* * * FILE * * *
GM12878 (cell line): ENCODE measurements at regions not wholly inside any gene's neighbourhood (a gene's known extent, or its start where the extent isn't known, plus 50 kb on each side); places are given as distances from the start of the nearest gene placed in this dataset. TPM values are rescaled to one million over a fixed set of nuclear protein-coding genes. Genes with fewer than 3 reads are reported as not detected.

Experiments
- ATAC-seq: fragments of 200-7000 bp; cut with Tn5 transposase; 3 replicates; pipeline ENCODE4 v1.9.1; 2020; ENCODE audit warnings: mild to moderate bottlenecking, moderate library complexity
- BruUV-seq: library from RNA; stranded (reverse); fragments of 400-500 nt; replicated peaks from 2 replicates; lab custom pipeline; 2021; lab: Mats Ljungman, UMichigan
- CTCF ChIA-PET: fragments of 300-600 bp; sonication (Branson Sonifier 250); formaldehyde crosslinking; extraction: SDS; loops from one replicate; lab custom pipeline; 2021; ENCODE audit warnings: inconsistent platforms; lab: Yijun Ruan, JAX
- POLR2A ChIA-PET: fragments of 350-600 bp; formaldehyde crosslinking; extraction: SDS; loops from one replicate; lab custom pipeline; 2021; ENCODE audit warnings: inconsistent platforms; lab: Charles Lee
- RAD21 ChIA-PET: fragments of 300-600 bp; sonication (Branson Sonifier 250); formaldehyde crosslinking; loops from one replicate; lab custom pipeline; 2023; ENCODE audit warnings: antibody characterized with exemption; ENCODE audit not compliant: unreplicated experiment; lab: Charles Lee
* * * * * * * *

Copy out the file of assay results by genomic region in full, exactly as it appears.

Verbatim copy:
GM12878 (cell line): ENCODE measurements at regions not wholly inside any gene's neighbourhood (a gene's known extent, or its start where the extent isn't known, plus 50 kb on each side); places are given as distances from the start of the nearest gene placed in this dataset. TPM values are rescaled to one million over a fixed set of nuclear protein-coding genes. Genes with fewer than 3 reads are reported as not detected.

Experiments
- ATAC-seq: fragments of 200-7000 bp; cut with Tn5 transposase; 3 replicates; pipeline ENCODE4 v1.9.1; 2020; ENCODE audit warnings: mild to moderate bottlenecking, moderate library complexity
- BruUV-seq: library from RNA; stranded (reverse); fragments of 400-500 nt; replicated peaks from 2 replicates; lab custom pipeline; 2021; lab: Mats Ljungman, UMichigan
- CTCF ChIA-PET: fragments of 300-600 bp; sonication (Branson Sonifier 250); formaldehyde crosslinking; extraction: SDS; loops from one replicate; lab custom pipeline; 2021; ENCODE audit warnings: inconsistent platforms; lab: Yijun Ruan, JAX
- POLR2A ChIA-PET: fragments of 350-600 bp; formaldehyde crosslinking; extraction: SDS; loops from one replicate; lab custom pipeline; 2021; ENCODE audit warnings: inconsistent platforms; lab: Charles Lee
- RAD21 ChIA-PET: fragments of 300-600 bp; sonication (Branson Sonifier 250); formaldehyde crosslinking; loops from one replicate; lab custom pipeline; 2023; ENCODE audit warnings: antibody characterized with exemption; ENCODE audit not compliant: unreplicated experiment; lab: Charles Lee